by Dr. Mordechai Kedar
I would like to raise a few pointed questions at the start of this article:
This article is not about how Israelis feel. It is about why the Arab world is not taking up the Palestinian Arab struggle.
Why doesn't the Arab world make an all out effort to free "Falestin" from the Jews and give it to the Palestinian Arabs?
How come the Arab world, most of which has not recognized Israel's right to exist - goes on about its business, despite the fact that two major countries, Egypt and Jordan, have made peace with Israel? Why doesn't it boycott those two countries, except for the short period during which Egypt was ousted from the Arab League?
Why hasn't the Arab world waged a total war against Israel for the last 44 years - that is,since 1973?
Why did the Iraqis expel the Palestinians from Iraq after the fall of Saddam Hussein in 2003?
Why did the Egyptian regime persecute the Gazan Palestinians? Is it a political struggle against Hamas or does it signal something deeper?
Why did all the sides fighting one another in Syria - Assad, Hezbollah, the rebels, Islamic State - behave with such cruelty to the Palestinians living in refugee camps in Syria?
Why do the Arabs continue to keep the Palestinians in refugee camps?
Why, over the past 68 years, haven't the Arab countries, except for Jordan, granted citizenship to the refugees within their borders?
These are only a few of the questions that can be raised regarding the antipathy of the Arab nations and the Arab people to the so-called "Palestinians" - despite the constant mantras of "Arab unity" and "Arab solidarity". The only explanation which answers most of the questions asked above is that the Arab world's treatment of the "Palestinians" is the result of some deep seated negative feelings about them which no one is willing to reveal, let alone discuss.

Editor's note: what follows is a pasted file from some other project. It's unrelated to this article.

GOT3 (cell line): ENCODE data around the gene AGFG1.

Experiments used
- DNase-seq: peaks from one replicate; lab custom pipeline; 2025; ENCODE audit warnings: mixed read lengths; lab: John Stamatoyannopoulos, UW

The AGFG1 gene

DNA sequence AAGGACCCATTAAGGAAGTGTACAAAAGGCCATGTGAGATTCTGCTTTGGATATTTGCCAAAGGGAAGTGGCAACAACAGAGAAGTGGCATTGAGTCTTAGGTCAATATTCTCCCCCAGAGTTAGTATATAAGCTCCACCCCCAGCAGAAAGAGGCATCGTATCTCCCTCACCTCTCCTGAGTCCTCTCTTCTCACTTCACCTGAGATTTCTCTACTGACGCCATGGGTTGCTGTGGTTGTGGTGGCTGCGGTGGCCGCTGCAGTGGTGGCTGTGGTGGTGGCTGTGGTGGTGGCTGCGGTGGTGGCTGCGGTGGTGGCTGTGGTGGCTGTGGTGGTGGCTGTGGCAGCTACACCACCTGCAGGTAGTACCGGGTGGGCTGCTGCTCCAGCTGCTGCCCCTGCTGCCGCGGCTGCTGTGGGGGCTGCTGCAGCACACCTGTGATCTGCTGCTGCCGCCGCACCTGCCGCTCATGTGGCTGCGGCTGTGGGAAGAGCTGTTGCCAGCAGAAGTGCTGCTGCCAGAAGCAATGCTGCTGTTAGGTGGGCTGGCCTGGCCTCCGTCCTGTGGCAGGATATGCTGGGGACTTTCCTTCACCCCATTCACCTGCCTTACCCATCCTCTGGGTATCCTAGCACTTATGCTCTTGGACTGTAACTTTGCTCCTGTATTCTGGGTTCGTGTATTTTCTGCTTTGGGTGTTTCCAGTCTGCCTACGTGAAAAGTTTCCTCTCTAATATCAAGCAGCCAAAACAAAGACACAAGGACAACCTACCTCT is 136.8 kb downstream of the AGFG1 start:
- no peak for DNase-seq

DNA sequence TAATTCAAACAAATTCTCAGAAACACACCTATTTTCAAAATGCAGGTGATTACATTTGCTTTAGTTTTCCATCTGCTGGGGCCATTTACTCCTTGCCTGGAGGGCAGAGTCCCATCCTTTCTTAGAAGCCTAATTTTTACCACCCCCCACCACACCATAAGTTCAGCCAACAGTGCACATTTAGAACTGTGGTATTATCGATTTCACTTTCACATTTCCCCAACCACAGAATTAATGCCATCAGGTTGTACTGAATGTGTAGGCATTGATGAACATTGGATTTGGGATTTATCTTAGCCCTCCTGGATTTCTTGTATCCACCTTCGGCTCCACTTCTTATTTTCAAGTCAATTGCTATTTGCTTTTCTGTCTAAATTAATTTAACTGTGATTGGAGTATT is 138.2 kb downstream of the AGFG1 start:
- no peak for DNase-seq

The must-not-be-mentioned feeling regarding the Palestinian Arabs is that they themselves are responsible for all the sufferings brought upon them by Israel. Even prior to 1948 (when Israel declared its statehood) they lost the battles that were supposed to have rid them of the Zionists. Why? Because they were not united, were disorganized and because some of them did not participate in the struggle and some of them even cooperated with the Zionists.
The second negative feeling is based on the well-known fact that many of these Palestinian Arabs sold lands to Jews way before 1948 and continued to do so afterwards, including lands in Judea and Samaria after Israel "occupied" those areas in the June 1967 Six Day War. Palestinian Arabs sold land to Jews for billions, took the money out of the country, some of them depositing their riches in numbered Swiss bank accounts, and are now wailing to the Arab world to free their "stolen lands" for them.
This is most conspicuous in Jerusalem, the city in which Arab residents sold land, homes and apartments to Jews and are now complaining about the "Judaization of Jerusalem."
Arafat is another reason for Arab anger. His support for the 1990 Iraqi invasion of Kuwait under the Saddam Hussein regime caused the expulsion of many thousands of workers from Kuwait's oil industry, and everyone knew quite well why that happened. Many Arabs also understood that Arafat always wore the same military uniform because its many pockets contained slips of paper with the first names of those in whose hands he had placed millions taken from money meant for aid. The day Arafat died, they all became instant millionaires, and no one has any idea how much money Arafat handed each of them.